We have a lot of work to do, and I sincerely hope that every party in the House will collaborate to improve this bill and make it a truly binding text that will make all of our constituents proud. I am thinking of the mothers who are fighting on the front lines for their children's future, and the young people who are taking to the streets and to our courtrooms to demand that we fulfill our commitments. They are the people to whom the government should be accountable.
That is why I introduced my bill, Bill C-215. We need a transparent, accountable government. We need to measure progress in reducing greenhouse gas emissions based on targets. Let's talk about my bill, because I hope that the government and the other parties will be inspired to set stronger limits on the governments that take office between now and 2050, no matter their political stripe. I believe that is the approach we must take. Once and for all, we must pass climate legislation that does not change with the political party in power. The climate emergency demands it.
With Bill C-215, we are proposing to require that the government announce the suite of measures that it plans to take to reach its targets. The government would thus be accountable as soon as the bill is passed, and it would have to respond publicly if it failed.
With Bill C-215, we would entrench in Canadian law our international commitments under the Paris Agreement and make them mandatory in Canada. It is essential that we do so. Bill C-215 also requires the government to establish additional measures to ensure that its action plan meets the requirements of this act. If not, the government must inform and explain to the House why it failed to do so.
Under Bill C-215, the minister's action plan must include interim targets for reducing greenhouse gas emissions to be achieved by 2025, 2030, 2035 and 2040, measures to be taken to achieve these targets, the method for calculating Canadian greenhouse gas emissions, tools or instruments for measuring the progress made and tools for assessing the impact of emission reductions. Those are what I call real constraints.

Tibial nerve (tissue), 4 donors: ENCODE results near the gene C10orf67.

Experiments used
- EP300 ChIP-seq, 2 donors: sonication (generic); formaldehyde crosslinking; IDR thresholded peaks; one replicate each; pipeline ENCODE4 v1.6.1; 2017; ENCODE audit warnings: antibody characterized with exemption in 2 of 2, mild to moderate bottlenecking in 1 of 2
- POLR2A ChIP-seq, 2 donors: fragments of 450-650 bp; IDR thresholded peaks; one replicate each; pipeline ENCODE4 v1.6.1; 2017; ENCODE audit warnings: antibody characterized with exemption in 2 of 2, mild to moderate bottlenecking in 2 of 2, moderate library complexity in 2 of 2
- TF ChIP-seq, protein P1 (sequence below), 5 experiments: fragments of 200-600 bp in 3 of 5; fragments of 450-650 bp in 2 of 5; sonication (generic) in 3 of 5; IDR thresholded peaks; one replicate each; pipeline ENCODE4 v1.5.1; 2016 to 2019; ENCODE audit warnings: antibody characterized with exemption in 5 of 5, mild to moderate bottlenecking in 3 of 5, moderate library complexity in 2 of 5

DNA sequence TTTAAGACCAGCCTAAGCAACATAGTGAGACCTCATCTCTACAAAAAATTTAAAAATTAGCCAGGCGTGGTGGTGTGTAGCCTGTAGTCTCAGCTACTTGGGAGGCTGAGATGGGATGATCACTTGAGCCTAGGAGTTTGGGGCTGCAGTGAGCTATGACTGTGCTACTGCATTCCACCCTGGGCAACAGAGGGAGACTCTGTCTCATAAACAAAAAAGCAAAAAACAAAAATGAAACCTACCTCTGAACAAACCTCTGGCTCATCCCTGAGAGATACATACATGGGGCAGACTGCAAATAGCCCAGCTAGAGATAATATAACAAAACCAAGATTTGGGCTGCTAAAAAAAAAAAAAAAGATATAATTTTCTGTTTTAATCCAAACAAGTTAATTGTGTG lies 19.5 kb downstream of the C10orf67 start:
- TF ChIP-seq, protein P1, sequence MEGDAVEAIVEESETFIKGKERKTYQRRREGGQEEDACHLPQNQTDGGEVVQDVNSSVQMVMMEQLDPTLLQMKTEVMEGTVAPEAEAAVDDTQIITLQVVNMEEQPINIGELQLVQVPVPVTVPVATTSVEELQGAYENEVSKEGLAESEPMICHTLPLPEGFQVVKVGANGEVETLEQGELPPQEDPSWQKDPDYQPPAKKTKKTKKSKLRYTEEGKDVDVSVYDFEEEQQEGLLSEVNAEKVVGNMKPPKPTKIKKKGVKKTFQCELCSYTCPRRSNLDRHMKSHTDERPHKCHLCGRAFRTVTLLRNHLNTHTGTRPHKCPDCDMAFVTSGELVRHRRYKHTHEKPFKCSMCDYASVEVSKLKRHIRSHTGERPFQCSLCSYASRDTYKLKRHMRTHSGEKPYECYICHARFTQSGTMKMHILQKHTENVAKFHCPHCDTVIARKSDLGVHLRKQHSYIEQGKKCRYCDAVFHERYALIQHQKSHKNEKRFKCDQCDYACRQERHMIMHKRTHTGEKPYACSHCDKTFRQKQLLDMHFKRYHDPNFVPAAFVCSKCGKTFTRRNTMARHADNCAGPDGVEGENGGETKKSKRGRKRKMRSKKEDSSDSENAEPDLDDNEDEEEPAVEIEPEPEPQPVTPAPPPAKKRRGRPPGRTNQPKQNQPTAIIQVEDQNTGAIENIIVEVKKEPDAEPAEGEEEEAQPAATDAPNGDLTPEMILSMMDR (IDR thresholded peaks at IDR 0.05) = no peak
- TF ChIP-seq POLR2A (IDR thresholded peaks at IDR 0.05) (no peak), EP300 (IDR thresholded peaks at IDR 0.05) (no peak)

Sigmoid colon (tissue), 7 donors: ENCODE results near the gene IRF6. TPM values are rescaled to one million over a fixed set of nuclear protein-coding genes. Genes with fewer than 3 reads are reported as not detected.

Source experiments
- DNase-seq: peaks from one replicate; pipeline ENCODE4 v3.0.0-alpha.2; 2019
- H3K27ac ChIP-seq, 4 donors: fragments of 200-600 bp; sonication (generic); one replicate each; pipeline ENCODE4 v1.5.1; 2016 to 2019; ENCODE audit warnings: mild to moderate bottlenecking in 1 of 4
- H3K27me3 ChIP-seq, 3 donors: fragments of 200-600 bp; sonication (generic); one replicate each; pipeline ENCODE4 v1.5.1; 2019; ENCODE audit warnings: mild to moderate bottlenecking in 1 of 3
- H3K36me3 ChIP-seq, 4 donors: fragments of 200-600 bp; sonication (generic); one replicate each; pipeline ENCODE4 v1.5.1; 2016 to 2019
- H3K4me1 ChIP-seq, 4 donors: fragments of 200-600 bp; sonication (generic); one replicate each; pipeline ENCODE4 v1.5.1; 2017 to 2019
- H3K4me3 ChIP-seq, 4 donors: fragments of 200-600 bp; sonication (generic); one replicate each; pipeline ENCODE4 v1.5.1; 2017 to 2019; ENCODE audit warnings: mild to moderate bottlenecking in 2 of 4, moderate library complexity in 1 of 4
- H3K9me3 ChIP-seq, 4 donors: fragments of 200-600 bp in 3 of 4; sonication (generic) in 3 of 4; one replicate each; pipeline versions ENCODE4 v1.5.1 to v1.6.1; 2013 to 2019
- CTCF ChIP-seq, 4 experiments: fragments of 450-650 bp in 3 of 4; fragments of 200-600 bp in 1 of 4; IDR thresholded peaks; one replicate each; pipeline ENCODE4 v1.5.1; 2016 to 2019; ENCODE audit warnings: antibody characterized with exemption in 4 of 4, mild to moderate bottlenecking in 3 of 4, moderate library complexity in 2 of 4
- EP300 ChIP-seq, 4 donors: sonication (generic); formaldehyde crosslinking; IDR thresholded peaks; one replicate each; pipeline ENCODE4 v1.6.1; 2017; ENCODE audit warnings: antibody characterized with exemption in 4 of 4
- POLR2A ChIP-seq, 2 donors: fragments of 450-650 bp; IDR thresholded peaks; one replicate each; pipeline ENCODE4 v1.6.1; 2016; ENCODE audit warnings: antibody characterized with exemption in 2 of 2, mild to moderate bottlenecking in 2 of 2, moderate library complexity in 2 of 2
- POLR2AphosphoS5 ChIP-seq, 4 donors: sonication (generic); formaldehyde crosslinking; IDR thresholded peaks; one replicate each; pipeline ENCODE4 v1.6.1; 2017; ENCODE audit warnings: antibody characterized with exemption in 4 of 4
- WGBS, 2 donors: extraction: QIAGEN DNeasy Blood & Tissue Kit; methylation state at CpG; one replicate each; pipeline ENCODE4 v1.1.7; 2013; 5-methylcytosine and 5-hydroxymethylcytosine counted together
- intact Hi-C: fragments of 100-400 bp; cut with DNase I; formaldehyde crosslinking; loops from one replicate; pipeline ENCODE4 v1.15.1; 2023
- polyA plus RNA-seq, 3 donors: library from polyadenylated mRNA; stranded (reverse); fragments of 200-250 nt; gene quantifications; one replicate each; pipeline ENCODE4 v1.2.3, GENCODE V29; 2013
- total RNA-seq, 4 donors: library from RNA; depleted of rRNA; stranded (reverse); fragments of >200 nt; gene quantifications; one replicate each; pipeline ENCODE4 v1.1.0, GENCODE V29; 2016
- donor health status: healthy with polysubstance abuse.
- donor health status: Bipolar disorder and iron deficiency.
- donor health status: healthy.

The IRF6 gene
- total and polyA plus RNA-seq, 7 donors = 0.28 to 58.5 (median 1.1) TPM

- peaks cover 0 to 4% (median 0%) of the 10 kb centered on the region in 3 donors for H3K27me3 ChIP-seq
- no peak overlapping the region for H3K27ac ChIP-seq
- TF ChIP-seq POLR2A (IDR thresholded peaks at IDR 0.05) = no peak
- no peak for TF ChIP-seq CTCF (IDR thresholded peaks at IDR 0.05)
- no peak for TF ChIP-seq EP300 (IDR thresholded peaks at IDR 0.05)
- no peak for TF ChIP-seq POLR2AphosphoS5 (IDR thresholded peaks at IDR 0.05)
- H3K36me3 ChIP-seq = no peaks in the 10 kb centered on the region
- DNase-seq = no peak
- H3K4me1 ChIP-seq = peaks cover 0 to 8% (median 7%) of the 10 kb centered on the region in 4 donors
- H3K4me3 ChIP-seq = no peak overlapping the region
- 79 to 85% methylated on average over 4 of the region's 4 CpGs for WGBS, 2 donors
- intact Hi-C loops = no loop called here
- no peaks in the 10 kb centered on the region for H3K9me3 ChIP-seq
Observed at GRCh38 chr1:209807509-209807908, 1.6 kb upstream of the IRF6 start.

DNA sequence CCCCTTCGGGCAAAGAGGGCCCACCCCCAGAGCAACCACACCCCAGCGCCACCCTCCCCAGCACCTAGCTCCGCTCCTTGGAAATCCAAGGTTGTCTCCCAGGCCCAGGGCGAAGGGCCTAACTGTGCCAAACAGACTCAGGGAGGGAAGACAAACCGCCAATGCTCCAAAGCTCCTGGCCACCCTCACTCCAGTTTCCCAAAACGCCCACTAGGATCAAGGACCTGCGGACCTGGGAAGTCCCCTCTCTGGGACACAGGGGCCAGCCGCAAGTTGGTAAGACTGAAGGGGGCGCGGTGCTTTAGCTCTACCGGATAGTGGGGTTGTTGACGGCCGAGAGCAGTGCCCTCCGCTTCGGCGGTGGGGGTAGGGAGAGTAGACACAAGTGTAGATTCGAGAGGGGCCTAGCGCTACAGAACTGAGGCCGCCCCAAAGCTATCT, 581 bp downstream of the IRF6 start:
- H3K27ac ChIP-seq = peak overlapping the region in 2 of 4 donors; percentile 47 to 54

Of course my Bloc Québécois colleagues and I support climate legislation, but we think it must have truly binding measures so that future governments have the legislative tools they need to stay on course for a healthy and hopefully carbon-neutral future, a future in which, most importantly, greenhouse gas emissions will be significantly lower, not just compensated for by bogus measures.
Regardless of whether we are in government or in opposition, as parliamentarians, we must do better. As I said, the climate crisis must not be a partisan issue. That said, I am very much looking forward to studying this bill in committee. I do have reservations, but climate legislation is crucial. I am impressed with the minister's involvement on this file. I know he wants to ensure a healthy future for the next generation.
The legislative process presents a perfect opportunity to establish the robust accountability framework we need to ensure that Canada meets its international commitments and to support the aggressive action needed to achieve net-zero emissions by 2050. Let's work together towards that goal.